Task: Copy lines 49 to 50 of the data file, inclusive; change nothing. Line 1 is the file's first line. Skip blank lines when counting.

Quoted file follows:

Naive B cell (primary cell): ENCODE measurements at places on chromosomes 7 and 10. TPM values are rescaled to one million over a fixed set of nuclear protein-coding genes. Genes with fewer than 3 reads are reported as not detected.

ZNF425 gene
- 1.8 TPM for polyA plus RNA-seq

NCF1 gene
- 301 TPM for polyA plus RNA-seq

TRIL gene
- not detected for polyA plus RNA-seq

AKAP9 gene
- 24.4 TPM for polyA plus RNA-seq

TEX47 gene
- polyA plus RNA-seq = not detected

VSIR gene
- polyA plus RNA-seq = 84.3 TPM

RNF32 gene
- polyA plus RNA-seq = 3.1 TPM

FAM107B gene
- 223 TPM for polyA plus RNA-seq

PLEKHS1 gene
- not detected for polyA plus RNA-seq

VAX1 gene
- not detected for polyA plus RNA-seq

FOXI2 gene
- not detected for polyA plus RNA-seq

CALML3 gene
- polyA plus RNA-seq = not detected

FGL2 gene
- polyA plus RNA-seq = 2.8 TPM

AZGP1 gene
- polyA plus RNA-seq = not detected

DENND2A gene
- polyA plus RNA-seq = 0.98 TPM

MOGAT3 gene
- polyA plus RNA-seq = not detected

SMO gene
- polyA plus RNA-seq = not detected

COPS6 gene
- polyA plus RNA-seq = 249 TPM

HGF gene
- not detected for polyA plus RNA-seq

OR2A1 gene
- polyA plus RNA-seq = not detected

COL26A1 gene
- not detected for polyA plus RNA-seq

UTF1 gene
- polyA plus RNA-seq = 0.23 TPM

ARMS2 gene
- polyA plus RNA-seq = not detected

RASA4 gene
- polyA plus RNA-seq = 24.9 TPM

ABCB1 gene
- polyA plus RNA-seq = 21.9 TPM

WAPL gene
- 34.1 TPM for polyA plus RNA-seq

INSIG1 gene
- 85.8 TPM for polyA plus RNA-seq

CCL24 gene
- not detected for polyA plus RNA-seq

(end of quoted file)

- polyA plus RNA-seq = 24.9 TPM

ABCB1 gene